The foundation of Western parenting typologies used today consists of early factoranalytic
studies conducted more than four decades ago. These early factor analyses identified
important parenting dimensions, and this dimensional approach was widely used in examining
socialization influence (Hart, Newel et al., 2003). For instance, Symonds (1939) identified two
parenting dimensions, acceptance/rejection and dominance/submission. Similarly, Schaefer
(1959) employed two dimensions, love/hostility and autonomy/control, and further explored
parenting styles that varied along those dimensions. While this dimensional approach was
popular and substantially increased our understanding of the influence of socialization, those
dimensions were largely based on empirical findings from factor analyses and often lacked a
strong theoretical groundwork (Darling & Steinberg, 1993).
Diana Baumrind’s (1967, 1971) work has been recognized as a meaningful divergence
from the early empirical, factor-analytic tradition. Her model was more theoretical than earlier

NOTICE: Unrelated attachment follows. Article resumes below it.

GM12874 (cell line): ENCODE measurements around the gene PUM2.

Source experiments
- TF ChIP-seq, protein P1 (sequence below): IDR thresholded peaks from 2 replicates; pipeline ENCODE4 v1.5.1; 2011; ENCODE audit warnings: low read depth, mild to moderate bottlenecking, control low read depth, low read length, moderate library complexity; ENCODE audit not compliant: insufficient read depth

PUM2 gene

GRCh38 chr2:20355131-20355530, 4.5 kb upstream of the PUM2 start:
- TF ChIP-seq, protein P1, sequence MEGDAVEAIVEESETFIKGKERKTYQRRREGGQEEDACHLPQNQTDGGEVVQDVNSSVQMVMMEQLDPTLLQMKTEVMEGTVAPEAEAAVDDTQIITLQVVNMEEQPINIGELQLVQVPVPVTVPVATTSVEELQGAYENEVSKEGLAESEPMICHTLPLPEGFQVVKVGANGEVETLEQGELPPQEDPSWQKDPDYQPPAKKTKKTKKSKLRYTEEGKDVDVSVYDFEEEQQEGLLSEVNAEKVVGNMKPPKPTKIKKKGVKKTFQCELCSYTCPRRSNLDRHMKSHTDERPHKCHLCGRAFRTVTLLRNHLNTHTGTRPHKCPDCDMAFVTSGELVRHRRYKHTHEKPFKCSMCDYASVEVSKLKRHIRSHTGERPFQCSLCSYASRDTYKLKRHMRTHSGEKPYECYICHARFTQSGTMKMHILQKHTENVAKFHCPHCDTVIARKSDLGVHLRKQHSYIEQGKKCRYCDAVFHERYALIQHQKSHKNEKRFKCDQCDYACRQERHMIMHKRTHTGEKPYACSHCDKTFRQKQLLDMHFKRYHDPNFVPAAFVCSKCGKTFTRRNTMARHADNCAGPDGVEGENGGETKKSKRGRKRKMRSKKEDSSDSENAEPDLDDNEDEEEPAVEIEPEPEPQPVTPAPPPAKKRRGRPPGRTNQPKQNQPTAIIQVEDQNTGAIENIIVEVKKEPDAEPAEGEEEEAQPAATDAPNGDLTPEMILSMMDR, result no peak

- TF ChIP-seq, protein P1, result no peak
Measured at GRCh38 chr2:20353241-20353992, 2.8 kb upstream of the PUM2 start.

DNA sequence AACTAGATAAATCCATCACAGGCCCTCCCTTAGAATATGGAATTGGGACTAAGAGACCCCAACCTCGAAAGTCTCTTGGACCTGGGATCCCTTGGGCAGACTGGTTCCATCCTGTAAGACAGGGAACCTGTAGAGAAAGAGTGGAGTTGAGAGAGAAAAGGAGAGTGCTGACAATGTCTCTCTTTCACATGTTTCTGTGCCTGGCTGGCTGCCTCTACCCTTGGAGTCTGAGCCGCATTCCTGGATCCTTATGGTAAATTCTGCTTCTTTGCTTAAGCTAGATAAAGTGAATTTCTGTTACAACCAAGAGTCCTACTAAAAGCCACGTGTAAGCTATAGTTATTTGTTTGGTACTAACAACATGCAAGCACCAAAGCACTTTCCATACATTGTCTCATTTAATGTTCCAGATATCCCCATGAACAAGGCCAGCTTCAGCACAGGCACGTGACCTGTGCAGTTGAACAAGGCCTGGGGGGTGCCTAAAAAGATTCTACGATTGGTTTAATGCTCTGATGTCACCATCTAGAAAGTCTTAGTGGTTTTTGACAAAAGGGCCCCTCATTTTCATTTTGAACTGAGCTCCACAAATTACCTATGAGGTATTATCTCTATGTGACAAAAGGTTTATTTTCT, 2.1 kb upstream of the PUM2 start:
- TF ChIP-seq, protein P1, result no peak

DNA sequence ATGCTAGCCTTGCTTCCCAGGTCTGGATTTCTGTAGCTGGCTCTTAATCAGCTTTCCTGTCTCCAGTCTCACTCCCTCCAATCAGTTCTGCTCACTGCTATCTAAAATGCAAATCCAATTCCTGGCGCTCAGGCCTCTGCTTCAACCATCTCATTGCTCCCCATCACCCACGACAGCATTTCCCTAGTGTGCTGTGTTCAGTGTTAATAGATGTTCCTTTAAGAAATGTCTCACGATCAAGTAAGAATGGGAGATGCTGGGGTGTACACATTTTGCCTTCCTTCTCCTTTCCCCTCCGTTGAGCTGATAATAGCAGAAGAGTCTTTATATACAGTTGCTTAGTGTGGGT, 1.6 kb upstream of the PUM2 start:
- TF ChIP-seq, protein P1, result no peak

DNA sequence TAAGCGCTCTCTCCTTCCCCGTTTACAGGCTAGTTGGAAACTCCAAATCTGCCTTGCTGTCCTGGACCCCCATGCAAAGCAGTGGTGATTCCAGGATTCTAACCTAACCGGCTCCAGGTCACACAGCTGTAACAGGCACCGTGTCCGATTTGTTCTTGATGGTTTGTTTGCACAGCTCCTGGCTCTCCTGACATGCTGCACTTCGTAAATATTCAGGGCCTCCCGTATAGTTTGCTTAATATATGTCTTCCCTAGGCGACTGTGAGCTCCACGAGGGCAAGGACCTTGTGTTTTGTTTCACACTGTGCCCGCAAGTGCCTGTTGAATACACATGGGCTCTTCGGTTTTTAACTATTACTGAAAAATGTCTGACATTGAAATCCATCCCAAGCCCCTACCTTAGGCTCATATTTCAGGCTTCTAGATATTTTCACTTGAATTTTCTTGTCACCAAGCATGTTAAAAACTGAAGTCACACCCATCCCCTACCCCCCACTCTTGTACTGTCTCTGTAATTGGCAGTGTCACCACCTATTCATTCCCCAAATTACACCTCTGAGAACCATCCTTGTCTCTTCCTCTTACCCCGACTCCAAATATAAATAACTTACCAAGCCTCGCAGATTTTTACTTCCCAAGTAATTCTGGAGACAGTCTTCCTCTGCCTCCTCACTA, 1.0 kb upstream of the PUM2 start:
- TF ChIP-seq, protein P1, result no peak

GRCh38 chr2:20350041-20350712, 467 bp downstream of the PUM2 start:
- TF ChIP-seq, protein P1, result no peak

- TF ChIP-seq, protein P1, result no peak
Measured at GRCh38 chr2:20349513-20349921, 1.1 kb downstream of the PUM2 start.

ones and elaborated on one single parenting domain—parental control (Darling & Steinberg,
1993). In her influential monograph, “Current Patterns of Parental Authority,” Baumrind (1971)
identified three distinct patterns of parental authority: authoritative, authoritarian, and permissive
parental control. Rather than focusing solely on the amount of parental control like some of the
earlier studies on parenting, Baumrind (1967, 1971) identified “three qualitatively different types
of control” (Darling & Steinberg, 1993, p. 490). While Baumrind’s typologies derived from her
study of various patterns of parental authority, she found that other parental attributes, such as
socialization goals and communication skills, were also closely related to the distinction that she
had made among the three patterns of parental control.
Maccoby and Martin’s (1983) work was influential in linking Baumrind’s typologies...